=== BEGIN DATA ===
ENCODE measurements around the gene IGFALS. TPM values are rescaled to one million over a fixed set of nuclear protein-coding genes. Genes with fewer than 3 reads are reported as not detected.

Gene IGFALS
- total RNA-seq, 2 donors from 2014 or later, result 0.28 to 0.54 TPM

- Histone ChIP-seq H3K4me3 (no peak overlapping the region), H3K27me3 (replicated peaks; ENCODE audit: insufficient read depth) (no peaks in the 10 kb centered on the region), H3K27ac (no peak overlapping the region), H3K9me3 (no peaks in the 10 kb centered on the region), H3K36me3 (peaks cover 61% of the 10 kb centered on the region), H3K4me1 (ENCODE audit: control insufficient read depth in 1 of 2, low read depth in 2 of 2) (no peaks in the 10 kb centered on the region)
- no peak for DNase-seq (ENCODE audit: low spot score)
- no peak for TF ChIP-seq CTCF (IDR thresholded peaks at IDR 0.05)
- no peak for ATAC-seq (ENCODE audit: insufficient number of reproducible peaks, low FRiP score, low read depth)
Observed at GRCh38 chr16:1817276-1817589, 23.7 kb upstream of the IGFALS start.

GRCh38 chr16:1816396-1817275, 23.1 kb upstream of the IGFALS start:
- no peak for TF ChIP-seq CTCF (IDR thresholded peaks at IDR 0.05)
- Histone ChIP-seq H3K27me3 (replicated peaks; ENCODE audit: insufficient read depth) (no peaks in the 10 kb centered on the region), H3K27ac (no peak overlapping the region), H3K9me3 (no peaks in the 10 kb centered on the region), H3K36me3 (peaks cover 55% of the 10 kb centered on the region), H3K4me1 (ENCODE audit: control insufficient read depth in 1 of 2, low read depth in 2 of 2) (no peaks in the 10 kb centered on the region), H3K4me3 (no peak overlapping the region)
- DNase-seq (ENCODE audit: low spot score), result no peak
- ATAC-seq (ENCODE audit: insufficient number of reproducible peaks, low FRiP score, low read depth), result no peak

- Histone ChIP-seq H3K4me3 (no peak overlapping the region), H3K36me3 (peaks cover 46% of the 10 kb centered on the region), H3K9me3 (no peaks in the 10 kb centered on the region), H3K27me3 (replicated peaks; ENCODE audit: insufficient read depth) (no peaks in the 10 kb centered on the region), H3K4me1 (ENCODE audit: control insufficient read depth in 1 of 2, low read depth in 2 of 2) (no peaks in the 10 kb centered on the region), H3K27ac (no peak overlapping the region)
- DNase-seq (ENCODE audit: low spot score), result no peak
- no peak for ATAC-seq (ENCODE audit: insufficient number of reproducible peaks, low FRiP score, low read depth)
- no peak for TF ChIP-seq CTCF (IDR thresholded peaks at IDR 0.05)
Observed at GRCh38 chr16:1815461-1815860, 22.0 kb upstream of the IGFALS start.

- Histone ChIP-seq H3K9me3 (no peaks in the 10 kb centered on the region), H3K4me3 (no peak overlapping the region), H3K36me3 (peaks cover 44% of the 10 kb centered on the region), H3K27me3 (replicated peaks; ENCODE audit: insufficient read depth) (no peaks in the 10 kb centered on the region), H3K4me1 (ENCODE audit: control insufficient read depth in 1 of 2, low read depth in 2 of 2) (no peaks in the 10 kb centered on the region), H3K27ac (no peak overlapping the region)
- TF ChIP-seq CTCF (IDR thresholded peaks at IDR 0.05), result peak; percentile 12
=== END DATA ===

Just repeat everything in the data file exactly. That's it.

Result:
ENCODE measurements around the gene IGFALS. TPM values are rescaled to one million over a fixed set of nuclear protein-coding genes. Genes with fewer than 3 reads are reported as not detected.

Gene IGFALS
- total RNA-seq, 2 donors from 2014 or later, result 0.28 to 0.54 TPM

- Histone ChIP-seq H3K4me3 (no peak overlapping the region), H3K27me3 (replicated peaks; ENCODE audit: insufficient read depth) (no peaks in the 10 kb centered on the region), H3K27ac (no peak overlapping the region), H3K9me3 (no peaks in the 10 kb centered on the region), H3K36me3 (peaks cover 61% of the 10 kb centered on the region), H3K4me1 (ENCODE audit: control insufficient read depth in 1 of 2, low read depth in 2 of 2) (no peaks in the 10 kb centered on the region)
- no peak for DNase-seq (ENCODE audit: low spot score)
- no peak for TF ChIP-seq CTCF (IDR thresholded peaks at IDR 0.05)
- no peak for ATAC-seq (ENCODE audit: insufficient number of reproducible peaks, low FRiP score, low read depth)
Observed at GRCh38 chr16:1817276-1817589, 23.7 kb upstream of the IGFALS start.

GRCh38 chr16:1816396-1817275, 23.1 kb upstream of the IGFALS start:
- no peak for TF ChIP-seq CTCF (IDR thresholded peaks at IDR 0.05)
- Histone ChIP-seq H3K27me3 (replicated peaks; ENCODE audit: insufficient read depth) (no peaks in the 10 kb centered on the region), H3K27ac (no peak overlapping the region), H3K9me3 (no peaks in the 10 kb centered on the region), H3K36me3 (peaks cover 55% of the 10 kb centered on the region), H3K4me1 (ENCODE audit: control insufficient read depth in 1 of 2, low read depth in 2 of 2) (no peaks in the 10 kb centered on the region), H3K4me3 (no peak overlapping the region)
- DNase-seq (ENCODE audit: low spot score), result no peak
- ATAC-seq (ENCODE audit: insufficient number of reproducible peaks, low FRiP score, low read depth), result no peak

- Histone ChIP-seq H3K4me3 (no peak overlapping the region), H3K36me3 (peaks cover 46% of the 10 kb centered on the region), H3K9me3 (no peaks in the 10 kb centered on the region), H3K27me3 (replicated peaks; ENCODE audit: insufficient read depth) (no peaks in the 10 kb centered on the region), H3K4me1 (ENCODE audit: control insufficient read depth in 1 of 2, low read depth in 2 of 2) (no peaks in the 10 kb centered on the region), H3K27ac (no peak overlapping the region)
- DNase-seq (ENCODE audit: low spot score), result no peak
- no peak for ATAC-seq (ENCODE audit: insufficient number of reproducible peaks, low FRiP score, low read depth)
- no peak for TF ChIP-seq CTCF (IDR thresholded peaks at IDR 0.05)
Observed at GRCh38 chr16:1815461-1815860, 22.0 kb upstream of the IGFALS start.

- Histone ChIP-seq H3K9me3 (no peaks in the 10 kb centered on the region), H3K4me3 (no peak overlapping the region), H3K36me3 (peaks cover 44% of the 10 kb centered on the region), H3K27me3 (replicated peaks; ENCODE audit: insufficient read depth) (no peaks in the 10 kb centered on the region), H3K4me1 (ENCODE audit: control insufficient read depth in 1 of 2, low read depth in 2 of 2) (no peaks in the 10 kb centered on the region), H3K27ac (no peak overlapping the region)
- TF ChIP-seq CTCF (IDR thresholded peaks at IDR 0.05), result peak; percentile 12